The Locked-In Traveler; Where to now?


The Locked-In Traveler

(Kati’s Wheelchair Traveling Journals)

Where to now?

(Click here for audio version)

My first trip in a wheelchair was two years after the stroke. The Doctors and therapists at the rehab recommended us to take a trip outside of the country. They thought that it would be a good idea because it would be getting my mind off the situation and help with the depression.

They proposed a short cruise to Stockholm, where you can get comfortable and relaxed on and off the board. Sounded easy enough, like an excellent way to learn about traveling with a wheelchair.

It was a good idea and all that they said made sense. However, it did not sound like a pleasure trip, and what I needed was not easy. I needed pleasure and warmth.

The one constant thing since the stroke was cold. Since I could not move anymore, I was always freezing. I needed to feel the warmth of the sun shining on my face and heating my body.

Therefore, I booked a trip to warm and wheelchair friendly Florida, USA.

I had a massive brain stroke in January 1995. Because of this, I suffer from a condition called: Locked-In syndrome.

LIS, for short, is a condition in which a patient is aware but cannot move or communicate verbally due to complete paralysis of nearly all voluntary muscles in the body except for eye movements. Patients who have locked-in syndrome are conscious and aware, with no loss of cognitive function.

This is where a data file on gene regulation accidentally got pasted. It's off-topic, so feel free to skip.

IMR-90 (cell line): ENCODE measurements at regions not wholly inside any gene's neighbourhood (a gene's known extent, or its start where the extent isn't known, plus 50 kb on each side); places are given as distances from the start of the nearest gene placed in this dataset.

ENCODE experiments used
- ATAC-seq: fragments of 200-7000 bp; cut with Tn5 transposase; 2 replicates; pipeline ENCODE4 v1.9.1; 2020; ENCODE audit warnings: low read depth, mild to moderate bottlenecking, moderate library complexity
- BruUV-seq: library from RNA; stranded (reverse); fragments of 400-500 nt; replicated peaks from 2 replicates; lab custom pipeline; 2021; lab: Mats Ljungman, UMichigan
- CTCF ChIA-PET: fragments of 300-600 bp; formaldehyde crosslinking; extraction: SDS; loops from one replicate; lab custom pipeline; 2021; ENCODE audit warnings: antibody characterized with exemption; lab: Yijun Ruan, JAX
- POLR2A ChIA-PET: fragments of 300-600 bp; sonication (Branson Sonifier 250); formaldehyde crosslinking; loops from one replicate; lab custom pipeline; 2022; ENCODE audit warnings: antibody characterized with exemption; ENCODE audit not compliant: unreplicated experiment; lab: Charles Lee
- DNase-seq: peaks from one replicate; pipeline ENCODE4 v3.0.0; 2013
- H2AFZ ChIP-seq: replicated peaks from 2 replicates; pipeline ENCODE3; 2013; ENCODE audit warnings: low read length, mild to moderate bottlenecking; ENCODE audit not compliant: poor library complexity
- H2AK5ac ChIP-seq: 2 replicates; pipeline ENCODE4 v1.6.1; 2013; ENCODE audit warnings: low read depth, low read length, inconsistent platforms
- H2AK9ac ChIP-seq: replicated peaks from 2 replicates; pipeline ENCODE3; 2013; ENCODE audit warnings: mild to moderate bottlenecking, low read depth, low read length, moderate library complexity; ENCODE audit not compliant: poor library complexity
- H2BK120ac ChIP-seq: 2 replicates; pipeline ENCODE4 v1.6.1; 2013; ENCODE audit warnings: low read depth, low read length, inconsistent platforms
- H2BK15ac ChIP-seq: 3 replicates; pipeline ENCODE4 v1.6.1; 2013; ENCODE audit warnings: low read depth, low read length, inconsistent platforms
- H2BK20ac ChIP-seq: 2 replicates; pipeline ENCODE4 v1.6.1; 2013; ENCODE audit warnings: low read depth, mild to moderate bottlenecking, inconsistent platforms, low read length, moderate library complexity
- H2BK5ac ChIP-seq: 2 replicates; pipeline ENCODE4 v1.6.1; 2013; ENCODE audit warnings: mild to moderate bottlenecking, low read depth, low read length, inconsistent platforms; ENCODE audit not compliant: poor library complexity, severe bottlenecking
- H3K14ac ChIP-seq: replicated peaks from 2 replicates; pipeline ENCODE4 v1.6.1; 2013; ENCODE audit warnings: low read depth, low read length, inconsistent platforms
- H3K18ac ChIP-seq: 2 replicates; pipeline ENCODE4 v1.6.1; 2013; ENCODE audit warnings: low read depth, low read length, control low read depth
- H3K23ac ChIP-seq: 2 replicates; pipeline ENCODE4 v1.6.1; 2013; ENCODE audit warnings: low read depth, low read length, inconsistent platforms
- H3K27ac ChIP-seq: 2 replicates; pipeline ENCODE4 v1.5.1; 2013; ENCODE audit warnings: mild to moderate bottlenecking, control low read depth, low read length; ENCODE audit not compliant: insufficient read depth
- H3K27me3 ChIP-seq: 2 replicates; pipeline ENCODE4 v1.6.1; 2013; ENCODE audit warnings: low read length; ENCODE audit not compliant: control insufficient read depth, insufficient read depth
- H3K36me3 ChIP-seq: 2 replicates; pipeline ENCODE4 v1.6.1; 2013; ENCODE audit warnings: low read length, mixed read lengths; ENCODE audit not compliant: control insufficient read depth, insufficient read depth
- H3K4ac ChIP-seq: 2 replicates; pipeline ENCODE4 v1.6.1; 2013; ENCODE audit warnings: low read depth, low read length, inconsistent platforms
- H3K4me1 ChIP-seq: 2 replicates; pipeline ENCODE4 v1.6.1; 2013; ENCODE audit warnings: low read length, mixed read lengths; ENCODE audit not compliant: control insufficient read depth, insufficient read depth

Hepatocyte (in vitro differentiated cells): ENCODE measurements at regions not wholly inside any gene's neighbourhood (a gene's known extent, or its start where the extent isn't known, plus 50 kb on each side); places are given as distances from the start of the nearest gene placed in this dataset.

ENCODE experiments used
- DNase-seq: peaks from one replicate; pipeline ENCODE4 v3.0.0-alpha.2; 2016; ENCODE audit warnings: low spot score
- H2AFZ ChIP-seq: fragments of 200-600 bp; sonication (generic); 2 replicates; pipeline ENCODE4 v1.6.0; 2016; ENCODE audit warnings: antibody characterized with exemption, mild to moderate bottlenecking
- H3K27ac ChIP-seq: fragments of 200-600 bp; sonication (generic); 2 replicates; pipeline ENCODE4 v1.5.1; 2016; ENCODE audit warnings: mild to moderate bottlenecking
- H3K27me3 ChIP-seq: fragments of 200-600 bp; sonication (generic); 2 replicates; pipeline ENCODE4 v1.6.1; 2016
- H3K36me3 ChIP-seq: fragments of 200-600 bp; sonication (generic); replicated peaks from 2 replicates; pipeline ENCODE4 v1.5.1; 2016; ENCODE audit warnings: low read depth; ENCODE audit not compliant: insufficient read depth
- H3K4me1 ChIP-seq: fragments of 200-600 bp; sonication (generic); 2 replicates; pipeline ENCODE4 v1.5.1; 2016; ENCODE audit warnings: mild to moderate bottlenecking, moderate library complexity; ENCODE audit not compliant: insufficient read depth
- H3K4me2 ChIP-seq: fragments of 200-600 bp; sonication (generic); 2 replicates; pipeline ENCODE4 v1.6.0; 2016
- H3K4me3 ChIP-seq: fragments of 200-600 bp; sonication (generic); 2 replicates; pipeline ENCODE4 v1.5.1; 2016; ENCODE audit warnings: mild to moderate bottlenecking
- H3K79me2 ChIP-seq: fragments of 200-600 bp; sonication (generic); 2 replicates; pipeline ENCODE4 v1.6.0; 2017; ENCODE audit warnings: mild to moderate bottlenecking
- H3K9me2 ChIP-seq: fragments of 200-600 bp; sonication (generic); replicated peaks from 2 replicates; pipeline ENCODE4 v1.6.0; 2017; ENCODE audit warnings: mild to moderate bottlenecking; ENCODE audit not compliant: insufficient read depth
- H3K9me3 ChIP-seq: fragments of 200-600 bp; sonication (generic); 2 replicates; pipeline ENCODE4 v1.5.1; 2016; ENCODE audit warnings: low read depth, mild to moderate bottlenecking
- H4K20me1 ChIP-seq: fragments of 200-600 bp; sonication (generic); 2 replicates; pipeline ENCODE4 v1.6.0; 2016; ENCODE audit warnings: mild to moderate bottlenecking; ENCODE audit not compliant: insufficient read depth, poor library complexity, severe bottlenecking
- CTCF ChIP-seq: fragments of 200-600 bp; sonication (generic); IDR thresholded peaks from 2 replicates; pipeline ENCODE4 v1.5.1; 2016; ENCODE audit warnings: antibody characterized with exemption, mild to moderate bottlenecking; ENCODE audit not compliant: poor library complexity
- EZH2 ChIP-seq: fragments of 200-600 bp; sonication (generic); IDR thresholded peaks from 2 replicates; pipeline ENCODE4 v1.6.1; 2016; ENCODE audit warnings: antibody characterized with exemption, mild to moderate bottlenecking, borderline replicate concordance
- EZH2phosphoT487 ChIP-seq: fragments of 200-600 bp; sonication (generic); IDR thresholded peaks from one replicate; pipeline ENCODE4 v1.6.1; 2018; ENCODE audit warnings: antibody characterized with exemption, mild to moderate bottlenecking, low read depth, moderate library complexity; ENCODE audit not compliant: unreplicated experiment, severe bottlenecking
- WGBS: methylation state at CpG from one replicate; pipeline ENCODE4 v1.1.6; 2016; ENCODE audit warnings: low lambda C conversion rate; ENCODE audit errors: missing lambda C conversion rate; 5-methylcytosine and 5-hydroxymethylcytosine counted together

In Layman’s terms; “I am quadriplegic that cannot communicate orally, I speak with my eyes.”

I cannot do anything for myself; I need to be fed, washed, and moved around. Only on my computer, I can be free and do everything by myself, including planning my trips.

Since that first trip to Florida in 1997, I have traveled the world by car, bus, train, ships, and planes. As a result of my journeys throughout Europe, America’s and Asia, I have gathered much experience of what the general public think that is accessible and not.

Abled people tend to see the less abled as a one-dimensional phenomenon, and that is not the case. There are many different types of disabilities, and what can be accessible to one may not be accessible to another.

Traveling enriches the mind, the soul, and the spirit. Experiencing different cultures helped me to overcome depression and enhanced my life.

Through these series of blogs, I want to share my journals (adventures and misadventures) and shine a light on pure accessibility for all. I will share some tips on how to travel the world even when you are completely paralyzed and locked-in as I am.

Life is a blessing, and it should be lived as such. There are two types of dreams; the ones that our unconscious makes up when we sleep and the kinds that our hearts create when we are awake. We have an obligation to ourselves to do everything possible to make these dreams real. No matter what the circumstances and situation.


(Kati & Henning van der Hoeven)

Comments (1)

  1. Sophie 16.07.2019 05:12

    Amazing as always, Kati!

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